The city’s Health Department released an open letter from Commissioner Tom Frieden to the Jewish community today, in which he writes that a circumcision practice called metzitzah b’peh is definitely tied to several herpes infections in babies, and one death — but that the city will not ban the it.
Frieden is not known for his ambivalence on public health issues. Here, public health experts called for banning the practice, while the Chasidic communities involved cried religious freedom. His mixed feelings about the compromise result are on full display in this passage from the letter:
“The Department has reviewed all of the evidence and there exists no reasonable doubt that metzitzah b’peh can and has caused neonatal herpes infection. We have always maintained that it is our preference for the religious community to address these issues itself as long as the public’s health is protected. While some medical professionals and others in the Jewish community have called on the Department to completely ban metzitzah b’peh at this time, it is our opinion that educating the community through public health information and warnings is a more realistic approach.”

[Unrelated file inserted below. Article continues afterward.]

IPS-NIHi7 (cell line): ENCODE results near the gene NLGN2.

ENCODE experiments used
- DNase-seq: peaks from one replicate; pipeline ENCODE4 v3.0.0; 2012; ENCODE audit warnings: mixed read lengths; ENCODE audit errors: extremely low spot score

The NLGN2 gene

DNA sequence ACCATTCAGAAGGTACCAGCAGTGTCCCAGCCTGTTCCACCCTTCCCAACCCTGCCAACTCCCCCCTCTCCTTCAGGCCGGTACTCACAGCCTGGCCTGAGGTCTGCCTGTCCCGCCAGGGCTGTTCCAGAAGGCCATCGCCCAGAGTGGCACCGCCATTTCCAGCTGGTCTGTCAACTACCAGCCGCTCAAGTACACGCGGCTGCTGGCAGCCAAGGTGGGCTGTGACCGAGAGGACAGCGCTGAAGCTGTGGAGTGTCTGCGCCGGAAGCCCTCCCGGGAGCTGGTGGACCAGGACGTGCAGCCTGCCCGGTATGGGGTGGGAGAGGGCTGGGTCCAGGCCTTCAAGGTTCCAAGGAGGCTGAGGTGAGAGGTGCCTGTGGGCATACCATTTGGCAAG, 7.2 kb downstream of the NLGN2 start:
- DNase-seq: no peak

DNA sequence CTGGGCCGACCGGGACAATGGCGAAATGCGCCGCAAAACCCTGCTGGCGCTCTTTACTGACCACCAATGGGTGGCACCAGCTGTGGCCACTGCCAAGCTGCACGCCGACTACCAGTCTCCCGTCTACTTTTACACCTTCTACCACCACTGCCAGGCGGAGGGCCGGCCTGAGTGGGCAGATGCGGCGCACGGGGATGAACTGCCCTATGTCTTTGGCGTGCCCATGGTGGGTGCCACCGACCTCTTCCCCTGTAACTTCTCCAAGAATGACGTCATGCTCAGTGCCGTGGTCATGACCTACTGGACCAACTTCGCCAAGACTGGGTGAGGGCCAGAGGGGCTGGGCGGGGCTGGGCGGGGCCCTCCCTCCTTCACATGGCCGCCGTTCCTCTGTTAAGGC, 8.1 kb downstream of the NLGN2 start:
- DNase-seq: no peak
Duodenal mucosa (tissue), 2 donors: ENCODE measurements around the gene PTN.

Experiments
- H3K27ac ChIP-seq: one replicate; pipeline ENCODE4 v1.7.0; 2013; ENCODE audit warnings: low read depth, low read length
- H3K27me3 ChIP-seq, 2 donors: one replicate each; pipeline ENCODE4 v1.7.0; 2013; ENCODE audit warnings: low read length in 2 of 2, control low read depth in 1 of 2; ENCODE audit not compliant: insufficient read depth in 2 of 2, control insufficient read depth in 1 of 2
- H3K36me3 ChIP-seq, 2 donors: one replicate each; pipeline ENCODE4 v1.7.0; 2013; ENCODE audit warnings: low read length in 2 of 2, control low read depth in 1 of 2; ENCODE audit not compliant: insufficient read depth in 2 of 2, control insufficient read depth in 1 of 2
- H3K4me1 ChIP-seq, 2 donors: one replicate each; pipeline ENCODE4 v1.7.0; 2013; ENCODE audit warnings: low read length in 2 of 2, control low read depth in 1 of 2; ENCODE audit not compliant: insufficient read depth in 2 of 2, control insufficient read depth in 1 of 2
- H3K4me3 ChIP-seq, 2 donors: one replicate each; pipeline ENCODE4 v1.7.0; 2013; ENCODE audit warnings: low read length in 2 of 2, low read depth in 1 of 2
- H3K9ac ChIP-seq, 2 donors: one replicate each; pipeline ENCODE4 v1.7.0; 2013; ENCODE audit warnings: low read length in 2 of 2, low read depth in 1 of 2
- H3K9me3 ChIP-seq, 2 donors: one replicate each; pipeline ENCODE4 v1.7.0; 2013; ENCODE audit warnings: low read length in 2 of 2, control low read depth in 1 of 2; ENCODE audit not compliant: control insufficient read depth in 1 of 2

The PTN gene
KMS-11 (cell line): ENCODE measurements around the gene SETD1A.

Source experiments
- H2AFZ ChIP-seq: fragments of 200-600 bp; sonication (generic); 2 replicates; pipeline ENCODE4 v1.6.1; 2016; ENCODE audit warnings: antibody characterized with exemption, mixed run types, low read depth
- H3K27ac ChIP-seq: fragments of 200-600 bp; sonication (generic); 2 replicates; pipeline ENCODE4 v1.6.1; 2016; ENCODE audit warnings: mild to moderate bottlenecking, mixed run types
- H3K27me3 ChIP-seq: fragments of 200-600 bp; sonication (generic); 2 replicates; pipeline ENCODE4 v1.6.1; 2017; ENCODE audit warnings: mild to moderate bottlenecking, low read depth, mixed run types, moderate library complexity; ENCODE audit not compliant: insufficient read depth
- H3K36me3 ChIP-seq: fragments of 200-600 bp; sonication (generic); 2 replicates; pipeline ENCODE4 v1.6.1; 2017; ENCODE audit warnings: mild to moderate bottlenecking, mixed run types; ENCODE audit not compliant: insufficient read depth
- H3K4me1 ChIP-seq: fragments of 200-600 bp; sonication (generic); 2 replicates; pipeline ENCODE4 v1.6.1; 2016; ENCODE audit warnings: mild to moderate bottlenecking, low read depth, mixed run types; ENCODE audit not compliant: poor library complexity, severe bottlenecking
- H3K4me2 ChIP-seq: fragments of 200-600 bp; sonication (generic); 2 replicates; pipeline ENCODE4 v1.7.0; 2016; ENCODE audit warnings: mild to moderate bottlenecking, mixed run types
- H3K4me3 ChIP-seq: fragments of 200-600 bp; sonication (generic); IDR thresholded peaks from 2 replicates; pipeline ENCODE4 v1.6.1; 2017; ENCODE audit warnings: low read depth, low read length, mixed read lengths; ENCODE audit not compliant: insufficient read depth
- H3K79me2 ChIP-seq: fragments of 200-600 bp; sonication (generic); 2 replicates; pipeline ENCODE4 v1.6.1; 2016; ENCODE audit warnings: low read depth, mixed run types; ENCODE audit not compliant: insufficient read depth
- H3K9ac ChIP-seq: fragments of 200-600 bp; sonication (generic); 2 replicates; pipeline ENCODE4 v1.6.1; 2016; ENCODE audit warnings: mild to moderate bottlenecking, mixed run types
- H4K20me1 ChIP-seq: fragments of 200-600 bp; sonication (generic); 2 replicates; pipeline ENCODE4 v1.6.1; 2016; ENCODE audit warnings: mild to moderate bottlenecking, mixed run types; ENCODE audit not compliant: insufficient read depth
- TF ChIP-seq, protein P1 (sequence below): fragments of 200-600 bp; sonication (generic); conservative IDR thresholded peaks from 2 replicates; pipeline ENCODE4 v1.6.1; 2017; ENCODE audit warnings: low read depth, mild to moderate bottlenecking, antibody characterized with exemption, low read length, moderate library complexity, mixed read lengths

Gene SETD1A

This will come as a relief to many Orthodox leaders, particularly in the Lubavitcher community, but really most of the way across the Chasidic sects, where the practice is common. (Less of a relief to Christopher Hitchens, who wrote against the practice in a piece headlined “Cut It Off: Another Disgusting Religious Practice.”)
The softly, softly approach is a bit of a departure for Frieden, a public health hardliner who considers tobacco executives evil. Here, even the case of the mohel most directly tied to the illnesses has been referred to a rabbinical council, which could conceivably permit him to resume the practice. The public information campaign will be in English, Yiddish, and Hebrew; but the Chasids aren’t flourishing because of their openness to changing their ways.
People involved in the discussions around the case say the Health Department got legal advice that they could spend years in court trying to ban a religious practice, and might loose on religious freedom grounds. (Though clearly the state has some right to govern the way people treat their children.) There was always a political aspect to the story as well, as Bloomberg aides scrambled to mollify the communities involved in an election year.
Frieden spokeswoman Sandy Mullin offered another objection to banning something done at private gatherings, brises: “We can’t enforce it.”